Skip to main content

Review of School Shorts: Star Brave, Brian Gravy & Who's Afraid Of The Bogeyman? at Royal & Derngate (Underground), Northampton

The Royal & Derngate Youth Theatre School Shorts consisted of two acts and to add to my confused mind I watched act two first. However this matters not as each act consists of two completely separate plays. Act two features the plays Stay Brave, Brian Gravy by Carl Grose and Who's Afraid Of The Bogeyman? by Mike Kenny. Both plays are short (no flies on me) and roughly about 25 minutes, also these two in particular featured very tough and heavy subjects.

*

Stay Brave, Brian Gravy is the lighter of the two but even so revolves around the potential divorce of Brian's parents and their constant fighting and physical violence. The latter is handled in a lighthearted way complete with comedy sound effects. However this doesn't disguise from the seriousness of the situation of what these young actors are performing. A spin on the divorce nature in the second half of the play adds a neat and thankfully more lighthearted element to proceedings.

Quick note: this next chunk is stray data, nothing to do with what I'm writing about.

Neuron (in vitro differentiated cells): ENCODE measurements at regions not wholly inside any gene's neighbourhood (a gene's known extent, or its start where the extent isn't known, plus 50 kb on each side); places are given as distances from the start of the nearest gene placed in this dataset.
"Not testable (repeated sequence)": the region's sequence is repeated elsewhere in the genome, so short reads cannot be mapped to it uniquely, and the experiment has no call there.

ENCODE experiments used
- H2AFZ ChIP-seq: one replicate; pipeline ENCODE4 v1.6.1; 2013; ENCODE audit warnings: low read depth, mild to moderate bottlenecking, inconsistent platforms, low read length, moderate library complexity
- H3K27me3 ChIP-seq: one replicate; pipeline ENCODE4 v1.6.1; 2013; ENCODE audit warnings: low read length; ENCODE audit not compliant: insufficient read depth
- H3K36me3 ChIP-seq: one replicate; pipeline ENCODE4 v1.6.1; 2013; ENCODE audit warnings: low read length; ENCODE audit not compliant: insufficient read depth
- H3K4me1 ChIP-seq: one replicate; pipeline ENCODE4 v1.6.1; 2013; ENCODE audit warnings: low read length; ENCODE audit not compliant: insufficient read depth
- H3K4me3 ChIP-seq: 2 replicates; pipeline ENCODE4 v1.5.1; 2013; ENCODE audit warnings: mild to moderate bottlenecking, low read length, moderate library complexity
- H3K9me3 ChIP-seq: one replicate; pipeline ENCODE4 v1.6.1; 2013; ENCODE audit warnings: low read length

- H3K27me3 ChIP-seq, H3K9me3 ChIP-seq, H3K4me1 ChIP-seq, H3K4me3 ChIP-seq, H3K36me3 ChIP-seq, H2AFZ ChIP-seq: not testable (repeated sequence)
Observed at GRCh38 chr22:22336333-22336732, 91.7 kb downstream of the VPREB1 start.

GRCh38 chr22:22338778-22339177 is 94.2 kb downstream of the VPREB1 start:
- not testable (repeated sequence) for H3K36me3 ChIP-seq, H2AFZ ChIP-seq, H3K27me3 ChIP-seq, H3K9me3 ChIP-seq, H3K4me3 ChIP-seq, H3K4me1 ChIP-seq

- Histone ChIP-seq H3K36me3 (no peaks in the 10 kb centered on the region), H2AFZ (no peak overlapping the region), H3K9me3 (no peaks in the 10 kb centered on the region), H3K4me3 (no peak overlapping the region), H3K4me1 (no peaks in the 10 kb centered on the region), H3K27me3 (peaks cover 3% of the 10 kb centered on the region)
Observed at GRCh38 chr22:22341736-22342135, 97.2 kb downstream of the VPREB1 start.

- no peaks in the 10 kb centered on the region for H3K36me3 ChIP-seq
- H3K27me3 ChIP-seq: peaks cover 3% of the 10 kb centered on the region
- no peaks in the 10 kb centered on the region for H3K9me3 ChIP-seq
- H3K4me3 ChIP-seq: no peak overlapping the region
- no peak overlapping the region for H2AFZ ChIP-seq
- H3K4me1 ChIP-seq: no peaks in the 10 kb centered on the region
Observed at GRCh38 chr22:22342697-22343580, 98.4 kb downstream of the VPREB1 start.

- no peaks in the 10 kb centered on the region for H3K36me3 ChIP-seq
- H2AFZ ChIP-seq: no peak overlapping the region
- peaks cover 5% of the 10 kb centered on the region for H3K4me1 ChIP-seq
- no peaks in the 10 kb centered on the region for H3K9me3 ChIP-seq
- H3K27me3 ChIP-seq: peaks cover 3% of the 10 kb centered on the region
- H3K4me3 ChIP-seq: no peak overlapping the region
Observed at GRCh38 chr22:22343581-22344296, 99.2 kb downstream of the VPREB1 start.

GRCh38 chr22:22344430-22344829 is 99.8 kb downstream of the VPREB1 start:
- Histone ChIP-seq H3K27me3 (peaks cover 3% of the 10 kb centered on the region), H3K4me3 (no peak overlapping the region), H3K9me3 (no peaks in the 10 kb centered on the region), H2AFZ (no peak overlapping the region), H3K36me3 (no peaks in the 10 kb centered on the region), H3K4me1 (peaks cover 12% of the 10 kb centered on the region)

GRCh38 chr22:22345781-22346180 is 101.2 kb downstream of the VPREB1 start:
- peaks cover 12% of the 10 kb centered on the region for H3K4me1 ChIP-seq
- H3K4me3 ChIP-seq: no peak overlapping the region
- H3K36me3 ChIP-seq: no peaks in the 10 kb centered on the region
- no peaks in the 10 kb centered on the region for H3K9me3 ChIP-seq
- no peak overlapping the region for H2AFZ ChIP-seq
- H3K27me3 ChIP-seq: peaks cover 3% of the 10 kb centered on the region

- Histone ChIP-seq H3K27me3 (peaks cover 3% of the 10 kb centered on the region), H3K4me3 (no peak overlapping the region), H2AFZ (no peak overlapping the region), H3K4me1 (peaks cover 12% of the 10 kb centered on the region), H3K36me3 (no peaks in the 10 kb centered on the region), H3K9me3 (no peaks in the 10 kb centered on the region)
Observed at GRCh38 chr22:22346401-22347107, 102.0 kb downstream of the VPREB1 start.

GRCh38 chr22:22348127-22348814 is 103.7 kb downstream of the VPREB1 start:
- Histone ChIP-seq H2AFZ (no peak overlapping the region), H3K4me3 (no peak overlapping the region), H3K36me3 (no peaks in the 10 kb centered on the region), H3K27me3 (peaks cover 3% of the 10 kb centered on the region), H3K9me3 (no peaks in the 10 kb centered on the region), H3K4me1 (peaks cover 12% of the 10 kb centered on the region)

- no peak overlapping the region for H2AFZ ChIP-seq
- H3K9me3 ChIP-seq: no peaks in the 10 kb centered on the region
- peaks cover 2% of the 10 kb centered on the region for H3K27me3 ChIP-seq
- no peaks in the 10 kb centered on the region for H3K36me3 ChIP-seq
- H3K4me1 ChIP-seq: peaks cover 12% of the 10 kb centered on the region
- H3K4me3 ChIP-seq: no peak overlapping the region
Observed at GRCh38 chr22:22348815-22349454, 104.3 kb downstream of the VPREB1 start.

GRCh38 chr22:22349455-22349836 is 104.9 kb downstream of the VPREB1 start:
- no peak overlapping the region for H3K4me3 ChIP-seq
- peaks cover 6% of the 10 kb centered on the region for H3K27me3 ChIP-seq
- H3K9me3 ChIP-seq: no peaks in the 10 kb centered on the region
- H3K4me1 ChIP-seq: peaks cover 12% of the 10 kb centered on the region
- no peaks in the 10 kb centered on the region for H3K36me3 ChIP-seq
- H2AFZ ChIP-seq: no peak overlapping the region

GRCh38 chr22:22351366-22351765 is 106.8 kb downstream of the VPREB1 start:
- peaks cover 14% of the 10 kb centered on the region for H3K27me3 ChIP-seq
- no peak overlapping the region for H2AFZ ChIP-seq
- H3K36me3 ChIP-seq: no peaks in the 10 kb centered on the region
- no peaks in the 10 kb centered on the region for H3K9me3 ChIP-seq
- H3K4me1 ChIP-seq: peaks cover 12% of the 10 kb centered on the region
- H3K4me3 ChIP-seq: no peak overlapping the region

At the centre of the piece is a wonderful performance by Louis Sheldon as Brian Gravy, he keeps a playful edge to the role despite the obvious tough subject and despite being script in hand (as are all), he never uses it. Josie Adams and Lewis Varrier also handle their tough roles as Brian's parents well and maintain the level at the right point for children performing such characters. It is overall a lovely entertaining piece considering the subject matter and the ensemble in all their collection of bizarre costumes are a delight.


*